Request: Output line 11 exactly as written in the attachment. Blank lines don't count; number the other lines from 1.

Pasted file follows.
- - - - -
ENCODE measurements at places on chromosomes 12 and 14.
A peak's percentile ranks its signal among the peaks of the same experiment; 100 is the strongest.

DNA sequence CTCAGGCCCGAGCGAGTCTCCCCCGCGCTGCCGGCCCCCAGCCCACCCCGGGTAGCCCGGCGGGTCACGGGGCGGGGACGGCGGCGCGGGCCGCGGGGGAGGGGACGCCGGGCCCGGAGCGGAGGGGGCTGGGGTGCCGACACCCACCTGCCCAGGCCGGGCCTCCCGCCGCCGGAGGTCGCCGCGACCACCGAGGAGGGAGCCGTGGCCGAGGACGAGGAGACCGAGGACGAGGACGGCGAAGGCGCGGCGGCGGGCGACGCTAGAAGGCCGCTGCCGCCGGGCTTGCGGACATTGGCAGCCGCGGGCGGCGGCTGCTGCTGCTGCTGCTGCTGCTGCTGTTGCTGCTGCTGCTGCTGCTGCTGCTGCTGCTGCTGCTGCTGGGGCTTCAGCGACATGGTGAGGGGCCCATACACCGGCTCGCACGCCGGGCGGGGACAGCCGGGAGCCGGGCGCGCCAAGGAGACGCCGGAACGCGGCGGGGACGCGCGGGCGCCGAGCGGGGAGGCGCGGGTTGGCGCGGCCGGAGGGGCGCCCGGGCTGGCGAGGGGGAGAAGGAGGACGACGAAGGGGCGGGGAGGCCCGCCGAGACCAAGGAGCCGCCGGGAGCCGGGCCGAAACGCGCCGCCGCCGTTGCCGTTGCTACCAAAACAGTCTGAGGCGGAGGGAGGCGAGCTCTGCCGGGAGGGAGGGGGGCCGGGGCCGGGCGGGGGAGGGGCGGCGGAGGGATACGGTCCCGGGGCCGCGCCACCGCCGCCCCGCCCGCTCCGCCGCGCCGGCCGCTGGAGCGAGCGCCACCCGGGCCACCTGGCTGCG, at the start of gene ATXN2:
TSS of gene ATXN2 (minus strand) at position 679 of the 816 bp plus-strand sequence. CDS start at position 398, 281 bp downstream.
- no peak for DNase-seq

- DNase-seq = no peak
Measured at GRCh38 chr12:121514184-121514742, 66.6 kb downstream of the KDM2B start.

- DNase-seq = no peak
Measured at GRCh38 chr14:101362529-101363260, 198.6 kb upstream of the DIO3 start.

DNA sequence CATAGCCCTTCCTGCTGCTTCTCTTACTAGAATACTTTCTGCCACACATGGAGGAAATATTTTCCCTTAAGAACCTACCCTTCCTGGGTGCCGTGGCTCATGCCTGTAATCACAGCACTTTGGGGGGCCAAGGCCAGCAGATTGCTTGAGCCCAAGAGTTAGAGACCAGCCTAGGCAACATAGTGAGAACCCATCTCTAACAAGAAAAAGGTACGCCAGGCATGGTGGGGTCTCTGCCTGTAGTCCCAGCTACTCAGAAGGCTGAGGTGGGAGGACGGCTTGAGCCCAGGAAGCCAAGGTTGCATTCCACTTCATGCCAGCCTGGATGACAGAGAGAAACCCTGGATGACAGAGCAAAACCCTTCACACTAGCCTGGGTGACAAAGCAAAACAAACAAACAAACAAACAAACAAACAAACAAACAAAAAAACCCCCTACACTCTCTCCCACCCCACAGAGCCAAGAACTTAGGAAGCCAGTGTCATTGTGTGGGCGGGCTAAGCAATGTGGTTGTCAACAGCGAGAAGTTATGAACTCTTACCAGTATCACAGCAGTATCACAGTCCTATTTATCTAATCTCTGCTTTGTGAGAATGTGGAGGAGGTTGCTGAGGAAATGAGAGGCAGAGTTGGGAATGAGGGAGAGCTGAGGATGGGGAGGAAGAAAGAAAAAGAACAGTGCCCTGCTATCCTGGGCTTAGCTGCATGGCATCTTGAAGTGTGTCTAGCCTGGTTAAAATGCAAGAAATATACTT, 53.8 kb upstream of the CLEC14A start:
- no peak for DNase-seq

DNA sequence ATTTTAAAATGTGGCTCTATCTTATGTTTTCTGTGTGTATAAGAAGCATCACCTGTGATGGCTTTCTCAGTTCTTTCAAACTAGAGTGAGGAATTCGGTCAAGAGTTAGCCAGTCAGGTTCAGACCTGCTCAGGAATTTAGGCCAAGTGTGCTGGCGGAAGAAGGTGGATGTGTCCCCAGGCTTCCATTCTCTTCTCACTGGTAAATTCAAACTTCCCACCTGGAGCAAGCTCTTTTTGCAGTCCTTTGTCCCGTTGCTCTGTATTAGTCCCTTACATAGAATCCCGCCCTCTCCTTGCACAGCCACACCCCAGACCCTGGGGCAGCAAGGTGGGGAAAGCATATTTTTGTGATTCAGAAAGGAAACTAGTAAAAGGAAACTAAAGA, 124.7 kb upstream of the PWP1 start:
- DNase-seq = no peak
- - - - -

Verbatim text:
- no peak for DNase-seq